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Taming the Troublesome Child

Taming the Troublesome Child

American Families, Child Guidance, and the Limits of Psychiatric Authority

Kathleen W. Jones

ISBN 9780674007925

Publication date: 03/21/2002

When our children act up--whether they're just moody and rebellious or taking drugs and committing crimes--our solution, so often now, is to send them to a psychiatrist or developmental psychologist for help. What makes us think this will work? How did we come to rely on psychological explanations--and corrections--for juvenile misconduct?

In Taming the Troublesome Child, these questions lead to the complex history of "child guidance," a specialized psychological service developed early in the twentieth century. Kathleen Jones puts this professional history into the context of the larger culture of age, class, and gender conflict. Using the records of Boston's Judge Baker Guidance Center from 1920 to 1945, she looks at the relationships among the social activists, doctors, psychologists, social workers, parents, and young people who met in the child guidance clinic, then follows the clinicians as they adapt delinquency work to the problems of nondelinquent children--an adaptation that often entailed a harsh critique of American mothers. Her book reveals the uses to which professionals and patients have put this interpretation of juvenile misbehavior, and the conditions that mother-blaming has imposed on social policy and private child rearing to this day.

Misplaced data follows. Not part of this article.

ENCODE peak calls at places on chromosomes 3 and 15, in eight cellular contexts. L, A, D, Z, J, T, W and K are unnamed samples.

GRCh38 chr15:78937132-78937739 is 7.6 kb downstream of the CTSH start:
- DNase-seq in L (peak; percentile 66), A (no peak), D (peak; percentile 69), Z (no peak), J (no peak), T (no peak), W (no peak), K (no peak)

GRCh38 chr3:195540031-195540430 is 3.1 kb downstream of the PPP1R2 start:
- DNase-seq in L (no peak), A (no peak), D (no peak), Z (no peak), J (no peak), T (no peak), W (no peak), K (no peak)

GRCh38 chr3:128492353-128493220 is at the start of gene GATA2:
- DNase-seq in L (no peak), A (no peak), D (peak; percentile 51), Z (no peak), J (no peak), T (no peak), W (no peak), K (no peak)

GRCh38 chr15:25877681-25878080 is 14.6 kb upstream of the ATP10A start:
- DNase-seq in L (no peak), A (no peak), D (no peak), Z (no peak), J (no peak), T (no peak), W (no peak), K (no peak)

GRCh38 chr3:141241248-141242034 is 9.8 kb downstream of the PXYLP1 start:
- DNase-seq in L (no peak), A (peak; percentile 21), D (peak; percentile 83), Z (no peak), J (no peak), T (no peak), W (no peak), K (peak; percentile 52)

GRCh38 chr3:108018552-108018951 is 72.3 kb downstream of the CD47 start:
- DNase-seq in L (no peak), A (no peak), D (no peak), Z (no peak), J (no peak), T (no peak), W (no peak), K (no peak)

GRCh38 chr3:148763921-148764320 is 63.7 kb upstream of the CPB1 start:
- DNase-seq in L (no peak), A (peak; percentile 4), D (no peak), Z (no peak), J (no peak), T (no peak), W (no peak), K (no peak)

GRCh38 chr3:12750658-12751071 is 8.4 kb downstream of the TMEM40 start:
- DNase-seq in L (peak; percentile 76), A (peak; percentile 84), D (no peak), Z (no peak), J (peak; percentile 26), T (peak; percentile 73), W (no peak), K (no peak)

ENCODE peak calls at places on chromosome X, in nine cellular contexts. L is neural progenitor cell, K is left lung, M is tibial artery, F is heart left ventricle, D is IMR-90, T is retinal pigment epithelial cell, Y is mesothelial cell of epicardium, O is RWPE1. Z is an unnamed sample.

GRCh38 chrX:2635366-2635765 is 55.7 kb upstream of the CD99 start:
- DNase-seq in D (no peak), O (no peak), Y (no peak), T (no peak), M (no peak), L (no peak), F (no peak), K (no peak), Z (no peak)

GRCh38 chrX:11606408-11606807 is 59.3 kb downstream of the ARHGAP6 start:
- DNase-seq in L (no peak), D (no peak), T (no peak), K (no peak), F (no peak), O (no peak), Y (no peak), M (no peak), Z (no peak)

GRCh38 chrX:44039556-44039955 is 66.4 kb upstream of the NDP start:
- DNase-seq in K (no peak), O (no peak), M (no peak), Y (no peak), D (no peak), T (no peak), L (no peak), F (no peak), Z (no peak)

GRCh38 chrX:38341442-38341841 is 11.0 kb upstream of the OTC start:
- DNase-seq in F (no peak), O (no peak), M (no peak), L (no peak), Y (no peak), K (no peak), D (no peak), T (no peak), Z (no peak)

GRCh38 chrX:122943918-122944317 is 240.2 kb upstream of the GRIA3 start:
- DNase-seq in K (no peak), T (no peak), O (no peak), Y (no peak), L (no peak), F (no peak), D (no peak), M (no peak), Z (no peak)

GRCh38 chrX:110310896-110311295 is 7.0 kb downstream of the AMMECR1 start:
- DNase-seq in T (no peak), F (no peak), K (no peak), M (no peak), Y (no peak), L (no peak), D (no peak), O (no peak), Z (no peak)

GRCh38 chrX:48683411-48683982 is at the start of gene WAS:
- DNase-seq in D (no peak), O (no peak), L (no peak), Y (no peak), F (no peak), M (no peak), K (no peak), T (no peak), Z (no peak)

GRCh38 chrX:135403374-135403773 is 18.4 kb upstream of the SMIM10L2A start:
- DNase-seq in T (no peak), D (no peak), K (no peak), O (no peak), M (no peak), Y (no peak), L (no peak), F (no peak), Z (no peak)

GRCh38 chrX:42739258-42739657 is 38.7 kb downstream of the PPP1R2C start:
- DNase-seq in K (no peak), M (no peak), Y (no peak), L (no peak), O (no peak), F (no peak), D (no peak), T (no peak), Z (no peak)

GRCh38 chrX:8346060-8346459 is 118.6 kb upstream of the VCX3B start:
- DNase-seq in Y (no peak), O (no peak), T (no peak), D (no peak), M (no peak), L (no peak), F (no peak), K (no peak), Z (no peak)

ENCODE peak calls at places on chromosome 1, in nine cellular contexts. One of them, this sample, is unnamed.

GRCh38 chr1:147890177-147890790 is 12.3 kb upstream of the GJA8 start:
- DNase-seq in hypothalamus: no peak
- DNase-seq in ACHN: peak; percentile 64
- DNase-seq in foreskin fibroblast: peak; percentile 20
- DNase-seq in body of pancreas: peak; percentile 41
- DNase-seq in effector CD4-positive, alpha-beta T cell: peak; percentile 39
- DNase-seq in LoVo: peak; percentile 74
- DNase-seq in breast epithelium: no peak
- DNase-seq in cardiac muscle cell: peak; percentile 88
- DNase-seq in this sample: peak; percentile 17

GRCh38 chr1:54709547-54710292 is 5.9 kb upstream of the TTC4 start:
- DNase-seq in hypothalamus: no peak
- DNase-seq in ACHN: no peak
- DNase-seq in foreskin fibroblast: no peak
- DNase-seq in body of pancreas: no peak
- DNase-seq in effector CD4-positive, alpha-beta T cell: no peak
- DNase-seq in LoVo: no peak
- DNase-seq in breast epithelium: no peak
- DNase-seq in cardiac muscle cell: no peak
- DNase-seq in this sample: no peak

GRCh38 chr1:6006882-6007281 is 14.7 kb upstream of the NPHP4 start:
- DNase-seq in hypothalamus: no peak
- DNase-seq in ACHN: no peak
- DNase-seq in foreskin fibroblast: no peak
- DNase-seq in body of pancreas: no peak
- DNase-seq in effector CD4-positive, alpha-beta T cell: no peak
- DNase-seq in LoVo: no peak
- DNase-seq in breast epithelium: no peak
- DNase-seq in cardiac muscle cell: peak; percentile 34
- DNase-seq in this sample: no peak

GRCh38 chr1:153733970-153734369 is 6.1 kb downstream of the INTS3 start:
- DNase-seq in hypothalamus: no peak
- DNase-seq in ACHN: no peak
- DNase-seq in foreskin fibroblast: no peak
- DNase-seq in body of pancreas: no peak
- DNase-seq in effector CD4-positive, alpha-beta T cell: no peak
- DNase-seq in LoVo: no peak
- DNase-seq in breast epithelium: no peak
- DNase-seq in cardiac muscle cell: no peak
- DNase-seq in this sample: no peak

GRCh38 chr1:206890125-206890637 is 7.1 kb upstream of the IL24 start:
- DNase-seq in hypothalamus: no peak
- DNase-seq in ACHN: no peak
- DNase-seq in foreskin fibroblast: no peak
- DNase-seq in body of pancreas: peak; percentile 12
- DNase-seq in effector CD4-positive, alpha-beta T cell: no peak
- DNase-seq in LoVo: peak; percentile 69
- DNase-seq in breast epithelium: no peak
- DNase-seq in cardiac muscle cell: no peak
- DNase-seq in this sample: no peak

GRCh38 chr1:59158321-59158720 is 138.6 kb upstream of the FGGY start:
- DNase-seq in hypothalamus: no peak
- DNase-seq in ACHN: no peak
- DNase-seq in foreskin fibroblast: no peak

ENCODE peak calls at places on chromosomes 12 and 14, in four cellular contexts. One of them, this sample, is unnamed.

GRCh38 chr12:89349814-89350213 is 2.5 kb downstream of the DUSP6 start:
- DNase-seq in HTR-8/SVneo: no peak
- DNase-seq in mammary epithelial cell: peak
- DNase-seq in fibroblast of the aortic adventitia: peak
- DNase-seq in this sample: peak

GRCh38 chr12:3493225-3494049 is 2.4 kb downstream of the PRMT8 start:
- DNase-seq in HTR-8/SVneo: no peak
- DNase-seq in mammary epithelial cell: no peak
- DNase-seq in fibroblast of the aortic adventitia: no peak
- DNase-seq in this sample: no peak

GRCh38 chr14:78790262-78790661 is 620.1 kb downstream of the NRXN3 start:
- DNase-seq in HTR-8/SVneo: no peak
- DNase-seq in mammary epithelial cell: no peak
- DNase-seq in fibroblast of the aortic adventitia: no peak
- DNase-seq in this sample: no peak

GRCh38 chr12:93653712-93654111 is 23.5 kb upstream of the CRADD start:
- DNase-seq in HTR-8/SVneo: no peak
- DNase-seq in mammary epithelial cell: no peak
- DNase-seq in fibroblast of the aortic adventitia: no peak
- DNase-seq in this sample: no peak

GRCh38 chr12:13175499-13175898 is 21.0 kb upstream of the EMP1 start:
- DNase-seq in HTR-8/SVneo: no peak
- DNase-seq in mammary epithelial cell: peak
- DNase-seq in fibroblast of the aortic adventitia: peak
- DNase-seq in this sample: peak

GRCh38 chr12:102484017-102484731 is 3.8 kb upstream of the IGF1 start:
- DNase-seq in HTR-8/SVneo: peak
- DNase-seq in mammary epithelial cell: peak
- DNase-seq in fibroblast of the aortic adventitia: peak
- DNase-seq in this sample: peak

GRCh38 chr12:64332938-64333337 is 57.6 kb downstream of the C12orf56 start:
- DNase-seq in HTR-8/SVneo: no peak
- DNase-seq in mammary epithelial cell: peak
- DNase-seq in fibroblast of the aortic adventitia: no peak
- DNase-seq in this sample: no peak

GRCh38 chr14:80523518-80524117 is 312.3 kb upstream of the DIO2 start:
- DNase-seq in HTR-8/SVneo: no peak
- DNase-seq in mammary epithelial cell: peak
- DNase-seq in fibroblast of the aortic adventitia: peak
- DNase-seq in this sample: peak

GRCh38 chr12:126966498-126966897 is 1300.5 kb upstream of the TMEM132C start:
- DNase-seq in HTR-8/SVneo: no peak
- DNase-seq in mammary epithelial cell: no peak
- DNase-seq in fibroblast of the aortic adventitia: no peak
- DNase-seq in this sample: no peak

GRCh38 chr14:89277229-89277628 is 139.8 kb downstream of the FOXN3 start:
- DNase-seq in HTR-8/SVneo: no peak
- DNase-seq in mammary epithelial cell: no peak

• In Taming the Troublesome Child, Kathleen W. Jones provides an eloquent, erudite account of how, during the first half of this century, psychologists, psychiatrists, and social workers banded together as a child guidance team to claim sole authority in understanding the causes of and cures for problematic behavior...Her account is well written, informative, interesting, and intelligent.

    —Daniel J. Kindlon, New England Journal of Medicine


  • Kathleen W. Jones is Associate Professor of History at Virginia Polytechnic Institute and State University.

Book Details

  • 320 pages
  • 6-1/8 x 9-1/4 inches
  • Harvard University Press